Monday, July 28, 2014

angular edit-in-place is a decent little angular.js "edit in place" - i.e. it's a span, click on it for an edit box

Sunday, July 27, 2014

the joy of exif

This is just a rant. I hope to do a followup post once I fix the damn problem.

Man, EXIF and iOS and browsers == bad, bad news.

So, iOS doesn't bother to actually rotate a JPG when it stores it in memory, just notes which way the camera was held in the EXIF metadata, and sophisticated display programs do the right thing to show you your image right way up. Fair enough, I guess, rotating big chunks of memory is hard work for a device.

BUT -- Chrome Safari and Firefox ignore the EXIF when it's a jpg in an img tag, so the images appear at all kinds of random orientations, but then they respect it when you open up the image by itself in a tab. (!!!) IE just always ignores it. So points for consistency for IE. if you want to see this wonderous magic for yourself.

I was all psyched about my this drag and drop image upload library I found ( ) but now I have to figure out how to get ImageMagick to fix this crap before I can enjoy the fruits of my labor. This is really horrendous.

salvaging old laptop HDs

PROTIP: If you have an expired PC laptop and want its harddrive (either for retrieving files or for cheap disk space) you can get a USB enclosure for small money. This one runs about $7 and comes with everything you need, even the USB cable and tiny screwdriver.

Saturday, July 26, 2014

tree - nice recursive directory lister

There's a useful Terminal command called "tree" that you can easily install on a Mac (if you have Homebrew installed, at least.) It's like a variant of "ls" that produces a nice hierarchical view of a parent folder recursively on down.

If you have brew, just type

brew install tree

And there you have it.

PROTIP: you can also tyoe

brew list

to see what software has been installed using it.

Tuesday, July 22, 2014

parkie, the power of simple javascript

Years ago I lived in a neighborhood in Boston that had annoying alternate-side parking rules: something like the 1st and 3rd Wednesday had street cleaning on the right, so park on the left, and the 2nd and 4th Wednesday was the reverse. (I guess this was defined more in a "even/odd #'d side of street" kind of way, but the street was one way, so left/right made more sense.)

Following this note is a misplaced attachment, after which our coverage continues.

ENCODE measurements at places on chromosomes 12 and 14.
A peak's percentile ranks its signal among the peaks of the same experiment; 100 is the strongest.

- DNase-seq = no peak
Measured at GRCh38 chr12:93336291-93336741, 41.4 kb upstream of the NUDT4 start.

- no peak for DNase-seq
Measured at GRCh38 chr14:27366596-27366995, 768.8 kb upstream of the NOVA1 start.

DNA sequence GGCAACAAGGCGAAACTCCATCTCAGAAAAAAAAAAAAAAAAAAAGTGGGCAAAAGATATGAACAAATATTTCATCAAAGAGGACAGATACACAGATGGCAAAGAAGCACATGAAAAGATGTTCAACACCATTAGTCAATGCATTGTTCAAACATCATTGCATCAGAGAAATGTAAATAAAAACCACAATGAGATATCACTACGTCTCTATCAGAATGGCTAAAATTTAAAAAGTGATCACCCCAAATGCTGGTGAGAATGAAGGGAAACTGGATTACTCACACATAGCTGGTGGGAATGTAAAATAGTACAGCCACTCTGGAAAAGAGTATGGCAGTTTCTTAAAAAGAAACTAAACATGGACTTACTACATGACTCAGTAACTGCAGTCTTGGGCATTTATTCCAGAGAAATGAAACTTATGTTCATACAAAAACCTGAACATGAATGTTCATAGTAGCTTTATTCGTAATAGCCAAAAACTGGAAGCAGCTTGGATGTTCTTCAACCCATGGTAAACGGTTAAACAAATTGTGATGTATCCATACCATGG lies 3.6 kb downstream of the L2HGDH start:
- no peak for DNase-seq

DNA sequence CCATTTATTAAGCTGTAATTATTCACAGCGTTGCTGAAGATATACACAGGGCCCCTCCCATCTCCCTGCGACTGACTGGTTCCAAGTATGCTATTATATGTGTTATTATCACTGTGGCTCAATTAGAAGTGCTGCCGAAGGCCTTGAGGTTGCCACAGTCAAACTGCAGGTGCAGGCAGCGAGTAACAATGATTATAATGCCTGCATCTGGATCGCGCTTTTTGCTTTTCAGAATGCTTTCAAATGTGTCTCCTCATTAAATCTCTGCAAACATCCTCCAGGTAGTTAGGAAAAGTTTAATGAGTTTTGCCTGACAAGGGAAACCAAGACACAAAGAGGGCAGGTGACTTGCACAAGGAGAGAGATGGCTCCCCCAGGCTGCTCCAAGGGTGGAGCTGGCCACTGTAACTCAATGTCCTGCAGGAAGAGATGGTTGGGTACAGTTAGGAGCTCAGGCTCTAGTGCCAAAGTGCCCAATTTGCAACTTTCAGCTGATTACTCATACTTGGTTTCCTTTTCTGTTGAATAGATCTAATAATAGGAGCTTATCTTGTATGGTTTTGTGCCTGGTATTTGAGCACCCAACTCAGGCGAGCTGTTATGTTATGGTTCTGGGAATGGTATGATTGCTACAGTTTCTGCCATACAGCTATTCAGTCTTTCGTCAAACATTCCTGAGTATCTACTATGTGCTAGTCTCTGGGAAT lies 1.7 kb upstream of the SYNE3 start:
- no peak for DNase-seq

It was a fiddly thing to deal with... recalling the date, figuring out the date of the next Wednesday, figuring out which Wednesday of the month it was, remembering which side that implied, etc so I made a Javascript page for it: . Super minimalist, it just does the thinking and prints the results, but it "shows its work" so to speak so you can see the reasoning and confirm it for yourself.

My cousins now live in that house, and I revived it (and updated, the day of the week had changed, actually) and gave them a shortcut to the page on their iPhone's homescreen. (In theory I could also have made it a Bookmarklet, which would let it work "offline", though I don't think you can put those on the homescreen, and it's not like these phones are offline that much anyway.)

I like tiny bespoke projects that make life notably better. (This one reminds me of the kind of programming people would do in BASIC on old 8bit computers, but modern portable tech and ubiquitous networking make it much more convenient!)

Friday, July 18, 2014

semi-opaque backgrounds without semi-opaque control

My company did a Hackmatch/Hackathon last night. I ran a one-man team converting a dynamic Excel spreadsheet (meant for helping a scrum team plot out its hours and make commitments) into a one webpage app; partly for me to practice Angular, partly because I'm now scrummaster and I dislike using Excel.

I needed a trivial back end for the scripts, and found that the old simple Python webserver has a version that can also run CGI scripts -- the command is
python -m CGIHTTPServer 8081
You can then create a cgi-bin/ folder, and files under that are eligible to be executed once appropriate permissions are set. One slight oddness is that path references are relative to (I think) where the python command is run, not the location of the script. I started coding in Python (a language I barely know, but I was just doing simple things) because at some point my sleep-deprived brain thought maybe I had to, but later a Perl script slotted in neatly as well. (I had some trouble because Angular fundamentally wants to POST in JSON formats, and Python fundamentally wants to read POST info as good ol' x-www-form-urlencoded, and while both can probably be persuaded to go the other way, at that point I was too tired to sort it out, and so I recycled an old jQuery/Perl pair I had previously written.) 

Anyway, looking for a bit of visual distinction, I threw in a large photo of a Rugby Scrum as a background, but of course then the risk was making things dificult to read. I set the various sections into background divs (inline-block'd so they were sized to hold their contents, not full browser width) but then I wanted to set the opacity, so they didn't block out the cool background. But I didn't actually want the controls to be opaque! What to do?

There seem to be some hacks to try and do it via pure CSS, but they didn't work for me. I realized I could set a repeating background PNG of a semi-opaque pixel. A suitable one can be found at the Wikiedia Commons. (The link is under "no higher resolution available"... I left clicked and then hit cmd-S to save the little bugger.)  My CSS was then 
.section {
    background-image: url("Translucent_50_percent_white.png");   
    display: inline-block;
    padding: 10px;
    border-radius: 10px;
I'm pleased with the result! I have only meager graphics design skills, so I like tricks like using an oversized photo, easy, underutilized hacks to make a page standout.